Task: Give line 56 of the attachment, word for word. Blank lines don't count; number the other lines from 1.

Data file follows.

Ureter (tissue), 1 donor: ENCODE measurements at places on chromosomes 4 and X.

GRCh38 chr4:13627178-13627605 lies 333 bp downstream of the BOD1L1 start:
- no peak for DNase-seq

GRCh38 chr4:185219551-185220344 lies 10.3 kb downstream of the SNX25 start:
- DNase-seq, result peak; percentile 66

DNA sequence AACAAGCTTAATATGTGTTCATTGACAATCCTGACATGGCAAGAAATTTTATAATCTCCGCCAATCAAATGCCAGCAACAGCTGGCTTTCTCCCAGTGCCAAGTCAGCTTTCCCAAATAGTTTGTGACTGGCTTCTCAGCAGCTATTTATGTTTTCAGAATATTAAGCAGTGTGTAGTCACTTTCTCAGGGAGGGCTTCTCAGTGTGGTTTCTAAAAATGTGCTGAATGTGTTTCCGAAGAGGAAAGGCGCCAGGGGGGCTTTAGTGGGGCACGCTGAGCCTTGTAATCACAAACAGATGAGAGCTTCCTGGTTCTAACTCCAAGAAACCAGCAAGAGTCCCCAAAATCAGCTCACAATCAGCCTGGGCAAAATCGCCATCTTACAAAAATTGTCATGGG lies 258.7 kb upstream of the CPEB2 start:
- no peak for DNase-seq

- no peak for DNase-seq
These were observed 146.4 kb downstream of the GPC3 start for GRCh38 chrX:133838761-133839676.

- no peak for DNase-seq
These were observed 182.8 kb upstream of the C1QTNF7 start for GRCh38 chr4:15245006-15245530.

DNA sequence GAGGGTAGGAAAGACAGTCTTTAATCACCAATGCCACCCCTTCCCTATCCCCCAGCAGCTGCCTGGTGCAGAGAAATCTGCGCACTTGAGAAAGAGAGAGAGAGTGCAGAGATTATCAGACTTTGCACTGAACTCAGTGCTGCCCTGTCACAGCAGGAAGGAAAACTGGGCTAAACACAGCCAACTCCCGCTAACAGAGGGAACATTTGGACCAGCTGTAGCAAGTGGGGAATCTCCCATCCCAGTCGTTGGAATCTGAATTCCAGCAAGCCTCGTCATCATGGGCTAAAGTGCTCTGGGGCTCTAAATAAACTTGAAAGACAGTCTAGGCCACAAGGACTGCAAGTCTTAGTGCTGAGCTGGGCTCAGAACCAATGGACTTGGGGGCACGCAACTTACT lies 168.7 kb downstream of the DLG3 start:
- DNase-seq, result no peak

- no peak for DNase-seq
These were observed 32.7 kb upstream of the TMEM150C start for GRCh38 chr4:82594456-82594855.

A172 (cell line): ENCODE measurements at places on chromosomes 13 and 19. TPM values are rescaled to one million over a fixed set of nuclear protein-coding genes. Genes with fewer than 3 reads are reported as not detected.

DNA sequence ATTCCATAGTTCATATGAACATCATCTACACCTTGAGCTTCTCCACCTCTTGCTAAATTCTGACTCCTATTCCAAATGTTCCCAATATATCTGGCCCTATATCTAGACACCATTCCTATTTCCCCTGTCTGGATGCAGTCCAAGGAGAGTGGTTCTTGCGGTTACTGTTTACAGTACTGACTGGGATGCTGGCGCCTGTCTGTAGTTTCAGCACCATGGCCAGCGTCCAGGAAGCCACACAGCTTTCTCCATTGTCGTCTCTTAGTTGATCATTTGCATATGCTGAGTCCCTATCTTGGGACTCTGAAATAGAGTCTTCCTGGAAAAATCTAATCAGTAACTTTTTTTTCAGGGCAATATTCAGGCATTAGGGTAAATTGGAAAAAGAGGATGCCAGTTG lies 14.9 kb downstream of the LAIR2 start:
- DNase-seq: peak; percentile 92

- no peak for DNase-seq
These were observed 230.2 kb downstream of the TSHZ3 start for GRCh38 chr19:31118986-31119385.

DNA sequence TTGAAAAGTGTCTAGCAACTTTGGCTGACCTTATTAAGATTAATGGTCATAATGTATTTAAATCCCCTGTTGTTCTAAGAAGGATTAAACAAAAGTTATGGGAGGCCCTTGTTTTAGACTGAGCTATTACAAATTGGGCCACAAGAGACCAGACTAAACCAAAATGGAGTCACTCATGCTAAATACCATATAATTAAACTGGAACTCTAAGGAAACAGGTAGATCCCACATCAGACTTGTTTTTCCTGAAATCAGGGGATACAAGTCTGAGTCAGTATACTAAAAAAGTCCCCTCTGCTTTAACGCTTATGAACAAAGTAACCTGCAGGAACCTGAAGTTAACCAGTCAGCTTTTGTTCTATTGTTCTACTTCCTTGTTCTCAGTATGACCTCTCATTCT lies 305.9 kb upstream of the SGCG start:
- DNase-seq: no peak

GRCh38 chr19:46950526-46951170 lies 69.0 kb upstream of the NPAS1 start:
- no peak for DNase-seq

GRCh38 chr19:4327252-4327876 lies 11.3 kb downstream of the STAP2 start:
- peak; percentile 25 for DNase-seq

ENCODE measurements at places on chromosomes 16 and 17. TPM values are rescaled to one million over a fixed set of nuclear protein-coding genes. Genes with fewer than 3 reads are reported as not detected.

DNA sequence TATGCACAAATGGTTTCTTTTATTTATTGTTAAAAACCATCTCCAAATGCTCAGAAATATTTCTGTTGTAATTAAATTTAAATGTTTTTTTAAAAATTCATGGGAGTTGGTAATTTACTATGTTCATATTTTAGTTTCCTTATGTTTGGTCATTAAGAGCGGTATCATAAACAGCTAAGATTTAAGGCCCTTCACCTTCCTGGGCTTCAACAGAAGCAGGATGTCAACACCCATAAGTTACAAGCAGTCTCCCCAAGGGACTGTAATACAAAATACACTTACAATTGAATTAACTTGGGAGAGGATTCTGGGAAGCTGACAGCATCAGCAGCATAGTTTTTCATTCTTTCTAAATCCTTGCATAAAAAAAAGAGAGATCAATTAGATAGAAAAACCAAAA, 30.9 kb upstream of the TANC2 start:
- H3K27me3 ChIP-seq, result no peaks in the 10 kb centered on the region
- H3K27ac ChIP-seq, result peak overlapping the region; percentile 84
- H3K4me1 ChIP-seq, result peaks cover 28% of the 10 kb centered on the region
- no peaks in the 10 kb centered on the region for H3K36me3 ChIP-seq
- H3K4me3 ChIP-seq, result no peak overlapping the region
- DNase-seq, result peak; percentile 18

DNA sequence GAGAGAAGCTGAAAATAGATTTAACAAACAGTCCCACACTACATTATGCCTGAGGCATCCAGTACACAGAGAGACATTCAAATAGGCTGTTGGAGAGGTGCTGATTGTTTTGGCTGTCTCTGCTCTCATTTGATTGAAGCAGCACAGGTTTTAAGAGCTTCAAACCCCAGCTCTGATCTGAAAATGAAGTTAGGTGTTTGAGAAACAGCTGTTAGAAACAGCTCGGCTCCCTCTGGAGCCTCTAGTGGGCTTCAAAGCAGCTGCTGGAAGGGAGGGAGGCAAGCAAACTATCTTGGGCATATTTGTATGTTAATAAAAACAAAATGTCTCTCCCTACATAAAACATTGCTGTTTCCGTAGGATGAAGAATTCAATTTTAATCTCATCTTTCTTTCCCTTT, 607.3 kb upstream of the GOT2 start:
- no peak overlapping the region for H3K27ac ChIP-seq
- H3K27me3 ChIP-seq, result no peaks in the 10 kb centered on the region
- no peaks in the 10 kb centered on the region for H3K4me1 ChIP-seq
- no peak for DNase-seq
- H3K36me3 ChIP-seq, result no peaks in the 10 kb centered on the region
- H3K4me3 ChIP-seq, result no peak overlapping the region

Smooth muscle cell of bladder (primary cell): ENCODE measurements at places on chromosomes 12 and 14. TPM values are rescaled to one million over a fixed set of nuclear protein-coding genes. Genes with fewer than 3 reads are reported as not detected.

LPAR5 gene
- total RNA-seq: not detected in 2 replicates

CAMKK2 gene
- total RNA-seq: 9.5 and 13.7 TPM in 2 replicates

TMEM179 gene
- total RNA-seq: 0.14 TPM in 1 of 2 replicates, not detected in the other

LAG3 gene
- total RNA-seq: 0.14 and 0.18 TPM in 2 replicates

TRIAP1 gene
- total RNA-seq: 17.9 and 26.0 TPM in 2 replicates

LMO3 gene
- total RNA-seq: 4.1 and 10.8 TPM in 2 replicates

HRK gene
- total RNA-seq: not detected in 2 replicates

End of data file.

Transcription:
- total RNA-seq: not detected in 2 replicates